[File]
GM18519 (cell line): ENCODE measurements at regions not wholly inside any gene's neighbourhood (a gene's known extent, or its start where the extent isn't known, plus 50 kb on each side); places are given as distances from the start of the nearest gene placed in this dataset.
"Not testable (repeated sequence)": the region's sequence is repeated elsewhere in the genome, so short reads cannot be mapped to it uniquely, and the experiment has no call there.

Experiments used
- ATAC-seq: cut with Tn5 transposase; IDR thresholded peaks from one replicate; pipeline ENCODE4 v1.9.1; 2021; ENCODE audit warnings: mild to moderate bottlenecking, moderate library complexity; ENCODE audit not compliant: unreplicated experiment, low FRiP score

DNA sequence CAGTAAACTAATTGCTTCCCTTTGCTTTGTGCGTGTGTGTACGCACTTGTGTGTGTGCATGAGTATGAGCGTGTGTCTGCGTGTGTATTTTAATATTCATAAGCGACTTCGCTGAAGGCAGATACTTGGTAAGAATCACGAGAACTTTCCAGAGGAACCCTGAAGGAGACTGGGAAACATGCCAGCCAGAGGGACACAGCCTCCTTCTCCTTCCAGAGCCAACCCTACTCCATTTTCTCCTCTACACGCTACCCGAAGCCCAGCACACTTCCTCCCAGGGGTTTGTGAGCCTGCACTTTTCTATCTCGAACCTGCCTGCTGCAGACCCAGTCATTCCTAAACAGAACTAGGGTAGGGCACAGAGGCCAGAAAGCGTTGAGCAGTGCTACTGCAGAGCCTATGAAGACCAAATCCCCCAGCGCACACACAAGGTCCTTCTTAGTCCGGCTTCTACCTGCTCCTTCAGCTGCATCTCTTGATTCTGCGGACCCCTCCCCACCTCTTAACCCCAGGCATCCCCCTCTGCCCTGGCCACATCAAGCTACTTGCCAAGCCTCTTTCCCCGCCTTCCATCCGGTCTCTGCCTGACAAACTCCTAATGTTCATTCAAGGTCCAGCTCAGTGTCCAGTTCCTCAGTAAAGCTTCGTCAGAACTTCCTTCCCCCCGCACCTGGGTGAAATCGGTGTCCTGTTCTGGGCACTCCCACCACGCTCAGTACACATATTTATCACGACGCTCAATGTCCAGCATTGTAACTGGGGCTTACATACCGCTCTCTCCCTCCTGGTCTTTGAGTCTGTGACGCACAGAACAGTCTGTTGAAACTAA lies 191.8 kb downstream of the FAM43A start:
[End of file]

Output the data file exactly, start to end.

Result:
GM18519 (cell line): ENCODE measurements at regions not wholly inside any gene's neighbourhood (a gene's known extent, or its start where the extent isn't known, plus 50 kb on each side); places are given as distances from the start of the nearest gene placed in this dataset.
"Not testable (repeated sequence)": the region's sequence is repeated elsewhere in the genome, so short reads cannot be mapped to it uniquely, and the experiment has no call there.

Experiments used
- ATAC-seq: cut with Tn5 transposase; IDR thresholded peaks from one replicate; pipeline ENCODE4 v1.9.1; 2021; ENCODE audit warnings: mild to moderate bottlenecking, moderate library complexity; ENCODE audit not compliant: unreplicated experiment, low FRiP score

DNA sequence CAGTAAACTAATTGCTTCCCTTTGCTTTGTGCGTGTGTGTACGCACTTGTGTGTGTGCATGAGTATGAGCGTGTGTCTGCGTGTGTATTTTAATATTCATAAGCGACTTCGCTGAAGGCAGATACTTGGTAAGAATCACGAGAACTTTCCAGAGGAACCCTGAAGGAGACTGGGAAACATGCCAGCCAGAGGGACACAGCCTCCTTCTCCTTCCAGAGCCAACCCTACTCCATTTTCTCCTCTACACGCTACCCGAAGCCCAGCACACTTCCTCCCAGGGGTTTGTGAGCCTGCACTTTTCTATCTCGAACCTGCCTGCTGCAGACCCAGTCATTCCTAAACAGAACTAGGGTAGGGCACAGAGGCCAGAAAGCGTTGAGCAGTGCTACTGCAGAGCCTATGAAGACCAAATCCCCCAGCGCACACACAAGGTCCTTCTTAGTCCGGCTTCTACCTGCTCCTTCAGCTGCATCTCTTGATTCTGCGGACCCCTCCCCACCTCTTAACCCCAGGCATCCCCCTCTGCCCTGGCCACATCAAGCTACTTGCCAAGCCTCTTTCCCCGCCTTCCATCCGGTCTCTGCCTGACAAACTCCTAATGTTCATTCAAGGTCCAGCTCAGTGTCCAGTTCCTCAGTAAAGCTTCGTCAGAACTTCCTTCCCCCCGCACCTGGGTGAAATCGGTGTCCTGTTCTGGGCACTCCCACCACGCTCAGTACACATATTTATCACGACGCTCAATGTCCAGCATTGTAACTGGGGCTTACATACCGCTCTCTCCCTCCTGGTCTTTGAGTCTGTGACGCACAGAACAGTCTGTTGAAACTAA lies 191.8 kb downstream of the FAM43A start: